(2003). Mainstreaming Development in Trade and Finance: A Key to Global Partnership. UNDP Development Policy Journal, 3.

---(2000). Globalisation and the South: Some Critical Issues. Ibadan: Spectrum Books Limited.

McGrew, A. (2005). The Logic of Globalisation. In John Ravanhill (Ed.), Global Political Economy. New York: Oxford University Press.

Mika A., Joonas S., & Valtteri V. (2011). Securing Global Common -- A Small State Perspective. FIIA Working Paper, (71).

Odion-Akhaine, S. (2006, 2007). Human Right Diplomacy in International Relations. Nigerian Journal of Policy and Development, 5 & 6.

Omotola, S. (2010). Globalisation, New Regionalism and the Challenge of Development in Africa. Africana, 4(1).

(2006). The Next Gulf? Oil Politics, Environmental Apocalypse and Rising Tension in the Niger Delta. Occasional Paper Series, 1(3). Duban: ACCORD.

(2008). Against the Cultural Gap Thesis on Africa’s Democratisation. Philippine Journal of Third World Studies, 23(2), 46-68.

(2009a). Attractions and Limitations of Liberal Democracy in Africa. Africana, 3(1).

(2009b). “Garrison” Democracy in Nigeria: The 2007 General Elections and the Prospects of Democratic Consolidation. Commonwealth and Comparative Politics , 47 (2), 195-221.

Onyanyo, M. (2005). NGOs: Pseudo Government or Surrogates of Western Powers? NewAfrican, August/September, (443), 20-21.

Osaghae, E. E. (1995). Amoral Politics and Democratic Instability in Africa: A Theoretical Exploration. Nordic Journal of African Studies, 4(1), 62-78.

Pinkney, R. (2004). Democracy in the Third World (2nd ed.). Lynne Rienner Publisher.

Polack, E. (2008). A Right to Adaptation: Securing the Participation of Marginalised Groups. Poverty in a Changing Climate. IDS Bulletin, 39(4), 16-23.

Rodee, Anderson, Christol, & Greene (1983). Introduction to Political Science (4th ed.). McGraw-Hill Int.

Rosato, S. (2003). The Flaw Logic of Democratic Peace Theory. The American Political Science Review, 97(4), 585-602.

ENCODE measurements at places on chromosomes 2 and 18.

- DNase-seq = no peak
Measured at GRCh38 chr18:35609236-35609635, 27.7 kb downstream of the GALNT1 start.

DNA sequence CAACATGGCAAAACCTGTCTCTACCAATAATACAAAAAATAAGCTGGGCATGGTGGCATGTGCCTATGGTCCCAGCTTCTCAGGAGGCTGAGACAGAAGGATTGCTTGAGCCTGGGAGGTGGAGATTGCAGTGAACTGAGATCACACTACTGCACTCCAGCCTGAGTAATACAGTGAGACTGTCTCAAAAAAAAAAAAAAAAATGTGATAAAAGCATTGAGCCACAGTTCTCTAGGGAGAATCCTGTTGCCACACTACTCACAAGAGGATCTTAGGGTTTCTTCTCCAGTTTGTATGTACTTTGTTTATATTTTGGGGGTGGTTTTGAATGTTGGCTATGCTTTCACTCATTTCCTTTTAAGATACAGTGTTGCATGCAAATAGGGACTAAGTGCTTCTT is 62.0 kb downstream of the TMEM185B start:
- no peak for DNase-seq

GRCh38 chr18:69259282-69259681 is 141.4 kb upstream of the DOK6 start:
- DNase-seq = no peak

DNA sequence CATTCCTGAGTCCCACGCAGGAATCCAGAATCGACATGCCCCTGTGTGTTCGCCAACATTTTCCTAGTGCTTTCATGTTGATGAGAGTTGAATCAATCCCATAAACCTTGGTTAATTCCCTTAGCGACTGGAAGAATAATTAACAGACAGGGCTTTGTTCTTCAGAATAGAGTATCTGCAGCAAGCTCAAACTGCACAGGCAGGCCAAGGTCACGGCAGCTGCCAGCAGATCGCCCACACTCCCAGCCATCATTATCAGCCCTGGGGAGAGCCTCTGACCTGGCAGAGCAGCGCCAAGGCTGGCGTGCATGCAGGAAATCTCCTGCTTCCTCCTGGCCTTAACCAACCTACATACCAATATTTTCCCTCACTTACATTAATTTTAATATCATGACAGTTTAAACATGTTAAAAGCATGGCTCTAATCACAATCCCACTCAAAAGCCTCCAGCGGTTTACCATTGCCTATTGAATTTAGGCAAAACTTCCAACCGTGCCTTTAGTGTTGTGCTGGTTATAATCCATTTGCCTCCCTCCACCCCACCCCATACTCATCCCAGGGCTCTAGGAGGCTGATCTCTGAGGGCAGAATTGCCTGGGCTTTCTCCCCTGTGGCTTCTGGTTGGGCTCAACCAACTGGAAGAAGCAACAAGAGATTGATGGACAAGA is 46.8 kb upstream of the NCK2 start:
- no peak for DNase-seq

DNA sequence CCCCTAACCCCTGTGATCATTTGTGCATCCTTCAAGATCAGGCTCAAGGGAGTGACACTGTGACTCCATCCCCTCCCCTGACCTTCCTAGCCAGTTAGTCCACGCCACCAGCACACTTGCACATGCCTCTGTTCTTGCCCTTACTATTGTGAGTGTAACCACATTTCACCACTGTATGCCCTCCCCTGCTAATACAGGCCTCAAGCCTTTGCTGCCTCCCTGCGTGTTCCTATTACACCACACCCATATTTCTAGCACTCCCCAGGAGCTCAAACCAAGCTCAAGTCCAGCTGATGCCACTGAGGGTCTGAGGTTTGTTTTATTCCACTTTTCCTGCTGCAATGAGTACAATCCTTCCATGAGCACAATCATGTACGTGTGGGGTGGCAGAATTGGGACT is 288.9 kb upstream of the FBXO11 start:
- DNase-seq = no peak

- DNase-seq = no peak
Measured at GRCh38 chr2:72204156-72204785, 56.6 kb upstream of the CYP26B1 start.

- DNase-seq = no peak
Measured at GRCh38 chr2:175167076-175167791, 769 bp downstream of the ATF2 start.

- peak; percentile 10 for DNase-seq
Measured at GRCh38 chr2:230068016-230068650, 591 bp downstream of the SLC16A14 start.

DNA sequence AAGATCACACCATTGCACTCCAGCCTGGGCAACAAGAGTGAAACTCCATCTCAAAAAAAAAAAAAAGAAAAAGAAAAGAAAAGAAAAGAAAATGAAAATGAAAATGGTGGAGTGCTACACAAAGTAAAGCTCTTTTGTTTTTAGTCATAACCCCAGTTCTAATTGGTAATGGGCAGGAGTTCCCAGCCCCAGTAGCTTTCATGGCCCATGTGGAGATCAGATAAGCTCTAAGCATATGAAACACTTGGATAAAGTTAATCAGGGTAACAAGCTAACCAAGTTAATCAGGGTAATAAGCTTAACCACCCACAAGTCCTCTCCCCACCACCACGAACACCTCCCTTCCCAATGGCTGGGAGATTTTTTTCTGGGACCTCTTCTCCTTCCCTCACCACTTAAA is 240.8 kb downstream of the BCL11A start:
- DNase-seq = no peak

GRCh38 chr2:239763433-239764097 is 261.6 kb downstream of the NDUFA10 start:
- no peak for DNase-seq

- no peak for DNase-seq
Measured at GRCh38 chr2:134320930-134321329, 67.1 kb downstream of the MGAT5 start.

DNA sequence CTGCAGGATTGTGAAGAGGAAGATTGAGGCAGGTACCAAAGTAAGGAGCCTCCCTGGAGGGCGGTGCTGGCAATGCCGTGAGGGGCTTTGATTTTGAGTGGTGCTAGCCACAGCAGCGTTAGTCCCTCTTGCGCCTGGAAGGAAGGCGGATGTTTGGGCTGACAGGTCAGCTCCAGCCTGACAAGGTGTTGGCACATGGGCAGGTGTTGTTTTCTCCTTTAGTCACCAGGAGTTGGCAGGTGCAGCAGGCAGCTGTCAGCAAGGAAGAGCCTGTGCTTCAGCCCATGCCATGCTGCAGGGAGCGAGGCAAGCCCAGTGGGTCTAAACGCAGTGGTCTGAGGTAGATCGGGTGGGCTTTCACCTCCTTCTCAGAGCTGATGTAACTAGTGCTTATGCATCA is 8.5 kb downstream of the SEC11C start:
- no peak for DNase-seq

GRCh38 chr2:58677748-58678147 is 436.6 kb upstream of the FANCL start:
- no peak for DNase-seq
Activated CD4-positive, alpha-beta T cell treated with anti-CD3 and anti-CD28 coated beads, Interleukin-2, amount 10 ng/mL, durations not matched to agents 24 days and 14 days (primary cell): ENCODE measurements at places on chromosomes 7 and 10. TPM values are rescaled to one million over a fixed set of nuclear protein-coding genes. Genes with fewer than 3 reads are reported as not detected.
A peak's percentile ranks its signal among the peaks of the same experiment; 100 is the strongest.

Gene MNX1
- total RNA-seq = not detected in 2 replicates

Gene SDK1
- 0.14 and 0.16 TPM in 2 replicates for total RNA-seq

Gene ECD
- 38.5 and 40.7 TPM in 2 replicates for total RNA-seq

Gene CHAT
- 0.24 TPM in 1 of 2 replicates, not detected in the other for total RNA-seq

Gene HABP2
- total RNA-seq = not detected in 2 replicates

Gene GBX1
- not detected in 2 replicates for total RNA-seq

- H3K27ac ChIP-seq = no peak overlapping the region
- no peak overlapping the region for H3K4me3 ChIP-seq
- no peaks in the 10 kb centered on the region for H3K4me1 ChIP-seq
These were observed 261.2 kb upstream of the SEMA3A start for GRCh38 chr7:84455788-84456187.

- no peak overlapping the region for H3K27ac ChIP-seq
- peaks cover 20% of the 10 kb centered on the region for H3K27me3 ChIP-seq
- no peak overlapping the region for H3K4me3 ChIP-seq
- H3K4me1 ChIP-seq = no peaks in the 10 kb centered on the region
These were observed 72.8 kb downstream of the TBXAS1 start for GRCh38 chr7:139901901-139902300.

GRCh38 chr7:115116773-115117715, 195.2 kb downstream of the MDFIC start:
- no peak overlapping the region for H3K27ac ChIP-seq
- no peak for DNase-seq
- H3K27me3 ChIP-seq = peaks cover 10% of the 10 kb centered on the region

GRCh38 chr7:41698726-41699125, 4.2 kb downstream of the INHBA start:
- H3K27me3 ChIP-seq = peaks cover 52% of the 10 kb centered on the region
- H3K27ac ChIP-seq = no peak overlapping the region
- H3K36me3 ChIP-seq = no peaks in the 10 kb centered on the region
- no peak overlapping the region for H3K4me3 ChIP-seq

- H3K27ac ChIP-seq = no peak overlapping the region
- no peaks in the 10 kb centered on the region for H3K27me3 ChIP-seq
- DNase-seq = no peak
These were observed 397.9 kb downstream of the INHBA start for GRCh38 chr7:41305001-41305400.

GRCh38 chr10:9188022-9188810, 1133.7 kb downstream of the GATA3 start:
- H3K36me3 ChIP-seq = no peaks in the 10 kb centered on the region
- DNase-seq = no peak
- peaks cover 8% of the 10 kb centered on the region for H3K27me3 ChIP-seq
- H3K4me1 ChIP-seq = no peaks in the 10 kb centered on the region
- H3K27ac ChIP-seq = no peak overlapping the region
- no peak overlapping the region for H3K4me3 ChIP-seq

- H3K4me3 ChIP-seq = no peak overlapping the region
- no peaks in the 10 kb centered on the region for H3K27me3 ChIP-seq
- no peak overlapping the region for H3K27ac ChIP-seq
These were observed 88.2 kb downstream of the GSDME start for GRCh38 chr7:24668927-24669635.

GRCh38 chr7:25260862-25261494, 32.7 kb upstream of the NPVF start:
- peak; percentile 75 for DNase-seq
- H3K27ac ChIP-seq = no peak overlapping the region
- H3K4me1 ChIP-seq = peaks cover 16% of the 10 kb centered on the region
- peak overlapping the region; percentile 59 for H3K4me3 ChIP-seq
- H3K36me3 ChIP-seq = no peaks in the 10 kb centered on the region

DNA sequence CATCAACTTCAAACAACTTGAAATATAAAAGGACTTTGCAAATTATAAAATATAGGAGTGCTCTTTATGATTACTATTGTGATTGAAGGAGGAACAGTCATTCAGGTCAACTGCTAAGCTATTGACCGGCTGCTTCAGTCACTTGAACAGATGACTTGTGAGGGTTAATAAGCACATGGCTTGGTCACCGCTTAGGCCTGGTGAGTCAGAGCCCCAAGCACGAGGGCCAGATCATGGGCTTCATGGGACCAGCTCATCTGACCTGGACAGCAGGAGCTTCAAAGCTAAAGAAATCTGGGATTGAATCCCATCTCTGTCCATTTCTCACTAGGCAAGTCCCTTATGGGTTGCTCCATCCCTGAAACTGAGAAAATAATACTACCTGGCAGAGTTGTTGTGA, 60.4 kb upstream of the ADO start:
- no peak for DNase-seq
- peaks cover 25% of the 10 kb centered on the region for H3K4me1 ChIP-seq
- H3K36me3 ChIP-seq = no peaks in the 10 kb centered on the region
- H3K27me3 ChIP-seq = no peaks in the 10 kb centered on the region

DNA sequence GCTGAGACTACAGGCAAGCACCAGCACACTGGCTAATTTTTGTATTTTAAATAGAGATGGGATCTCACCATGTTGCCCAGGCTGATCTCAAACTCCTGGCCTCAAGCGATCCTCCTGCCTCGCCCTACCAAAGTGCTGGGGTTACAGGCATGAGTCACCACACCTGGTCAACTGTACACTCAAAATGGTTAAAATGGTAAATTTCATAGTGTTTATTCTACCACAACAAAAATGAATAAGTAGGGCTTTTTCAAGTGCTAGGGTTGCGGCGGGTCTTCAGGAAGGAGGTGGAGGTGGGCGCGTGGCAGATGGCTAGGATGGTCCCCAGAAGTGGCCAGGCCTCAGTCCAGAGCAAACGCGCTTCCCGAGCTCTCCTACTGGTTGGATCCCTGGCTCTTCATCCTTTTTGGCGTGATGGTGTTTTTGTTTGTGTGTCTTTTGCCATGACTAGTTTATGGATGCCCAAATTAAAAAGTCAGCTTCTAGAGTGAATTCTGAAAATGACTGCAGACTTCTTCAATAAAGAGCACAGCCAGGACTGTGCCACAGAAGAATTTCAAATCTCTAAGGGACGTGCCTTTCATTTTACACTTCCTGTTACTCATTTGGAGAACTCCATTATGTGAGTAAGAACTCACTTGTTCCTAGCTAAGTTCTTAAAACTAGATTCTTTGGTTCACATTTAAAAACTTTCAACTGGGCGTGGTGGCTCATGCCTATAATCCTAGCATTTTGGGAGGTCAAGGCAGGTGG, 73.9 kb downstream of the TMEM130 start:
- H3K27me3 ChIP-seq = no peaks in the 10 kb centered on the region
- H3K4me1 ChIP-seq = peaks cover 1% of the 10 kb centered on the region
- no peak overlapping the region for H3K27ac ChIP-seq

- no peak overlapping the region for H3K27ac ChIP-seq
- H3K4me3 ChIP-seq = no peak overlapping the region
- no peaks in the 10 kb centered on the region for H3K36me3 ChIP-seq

Sabirov, K.H. (1987). What is Communism? Moscow: Progress Publishers.

Saddiki, S. (2006). Diplomacy in a Changing World. Turkish Journal of International Relation, 5(4), Winter.

Saul, J.R. (2009). The Collapse of Globalism. London: Atlantic Books.

Thomas, C. (2005). Globalisation and Development in the South. In John Ravanhill (Ed.), Global Political Economy.

Walder, A.G. (2003). Elite Opportunity in Transitional Economies. America Sociology Review, 68(6), 899- 916.

Wrage, Alexandra, & Vega, Matthew (2008). Small Bribes Buy Big Problems. Zenith Economic Quarterly, 3(1), 47-53.



DOI: http://dx.doi.org/10.3968%2Fg3331

Refbacks

  • There are currently no refbacks.


Reminder

If you have already registered in Journal A and plan to submit article(s) to Journal B, please click the CATEGORIES, or JOURNALS A-Z on the right side of the "HOME".


We only use three mailboxes as follows to deal with issues about paper acceptance, payment and submission of electronic versions of our journals to databases: caooc@hotmail.com; css@cscanada.net; css@cscanada.org

Copyright © Canadian Academy of Oriental and Occidental Culture

Address: 758, 77e AV, Laval, Quebec, H7V 4A8, Canada

Telephone: 1-514-558 6138

Http://www.cscanada.net Http://www.cscanada.org

E-mail:css@cscanada.net, css@cscanada.org